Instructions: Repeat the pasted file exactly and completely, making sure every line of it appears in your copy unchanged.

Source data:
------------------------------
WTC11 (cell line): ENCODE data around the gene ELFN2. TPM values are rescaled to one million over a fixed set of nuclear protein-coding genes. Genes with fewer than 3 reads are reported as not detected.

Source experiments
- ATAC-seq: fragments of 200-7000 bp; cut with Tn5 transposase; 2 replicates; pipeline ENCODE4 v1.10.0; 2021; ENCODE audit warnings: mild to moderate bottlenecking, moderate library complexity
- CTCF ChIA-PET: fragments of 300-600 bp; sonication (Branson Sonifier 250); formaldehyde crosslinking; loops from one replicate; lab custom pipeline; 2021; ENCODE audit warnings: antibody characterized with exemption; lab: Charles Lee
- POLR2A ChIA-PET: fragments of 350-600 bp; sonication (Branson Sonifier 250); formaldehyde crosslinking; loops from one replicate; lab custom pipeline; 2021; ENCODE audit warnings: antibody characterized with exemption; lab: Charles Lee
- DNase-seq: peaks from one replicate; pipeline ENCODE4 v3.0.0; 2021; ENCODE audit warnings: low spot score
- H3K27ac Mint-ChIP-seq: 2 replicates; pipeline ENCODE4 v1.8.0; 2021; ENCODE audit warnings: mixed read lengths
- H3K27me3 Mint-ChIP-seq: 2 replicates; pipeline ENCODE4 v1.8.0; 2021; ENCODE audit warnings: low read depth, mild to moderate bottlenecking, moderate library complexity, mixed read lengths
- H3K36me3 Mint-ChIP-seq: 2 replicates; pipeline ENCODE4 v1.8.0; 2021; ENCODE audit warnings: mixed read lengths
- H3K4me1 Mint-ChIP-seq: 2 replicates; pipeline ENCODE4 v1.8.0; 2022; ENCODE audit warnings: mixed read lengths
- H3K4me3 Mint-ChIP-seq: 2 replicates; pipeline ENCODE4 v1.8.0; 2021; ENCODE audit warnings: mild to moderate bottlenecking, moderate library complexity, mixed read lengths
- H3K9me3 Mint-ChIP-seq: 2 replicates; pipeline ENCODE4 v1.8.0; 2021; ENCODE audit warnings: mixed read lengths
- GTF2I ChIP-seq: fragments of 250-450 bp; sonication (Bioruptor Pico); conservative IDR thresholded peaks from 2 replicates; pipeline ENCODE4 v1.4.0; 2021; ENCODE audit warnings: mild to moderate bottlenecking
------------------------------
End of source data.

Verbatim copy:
WTC11 (cell line): ENCODE data around the gene ELFN2. TPM values are rescaled to one million over a fixed set of nuclear protein-coding genes. Genes with fewer than 3 reads are reported as not detected.

Source experiments
- ATAC-seq: fragments of 200-7000 bp; cut with Tn5 transposase; 2 replicates; pipeline ENCODE4 v1.10.0; 2021; ENCODE audit warnings: mild to moderate bottlenecking, moderate library complexity
- CTCF ChIA-PET: fragments of 300-600 bp; sonication (Branson Sonifier 250); formaldehyde crosslinking; loops from one replicate; lab custom pipeline; 2021; ENCODE audit warnings: antibody characterized with exemption; lab: Charles Lee
- POLR2A ChIA-PET: fragments of 350-600 bp; sonication (Branson Sonifier 250); formaldehyde crosslinking; loops from one replicate; lab custom pipeline; 2021; ENCODE audit warnings: antibody characterized with exemption; lab: Charles Lee
- DNase-seq: peaks from one replicate; pipeline ENCODE4 v3.0.0; 2021; ENCODE audit warnings: low spot score
- H3K27ac Mint-ChIP-seq: 2 replicates; pipeline ENCODE4 v1.8.0; 2021; ENCODE audit warnings: mixed read lengths
- H3K27me3 Mint-ChIP-seq: 2 replicates; pipeline ENCODE4 v1.8.0; 2021; ENCODE audit warnings: low read depth, mild to moderate bottlenecking, moderate library complexity, mixed read lengths
- H3K36me3 Mint-ChIP-seq: 2 replicates; pipeline ENCODE4 v1.8.0; 2021; ENCODE audit warnings: mixed read lengths
- H3K4me1 Mint-ChIP-seq: 2 replicates; pipeline ENCODE4 v1.8.0; 2022; ENCODE audit warnings: mixed read lengths
- H3K4me3 Mint-ChIP-seq: 2 replicates; pipeline ENCODE4 v1.8.0; 2021; ENCODE audit warnings: mild to moderate bottlenecking, moderate library complexity, mixed read lengths
- H3K9me3 Mint-ChIP-seq: 2 replicates; pipeline ENCODE4 v1.8.0; 2021; ENCODE audit warnings: mixed read lengths
- GTF2I ChIP-seq: fragments of 250-450 bp; sonication (Bioruptor Pico); conservative IDR thresholded peaks from 2 replicates; pipeline ENCODE4 v1.4.0; 2021; ENCODE audit warnings: mild to moderate bottlenecking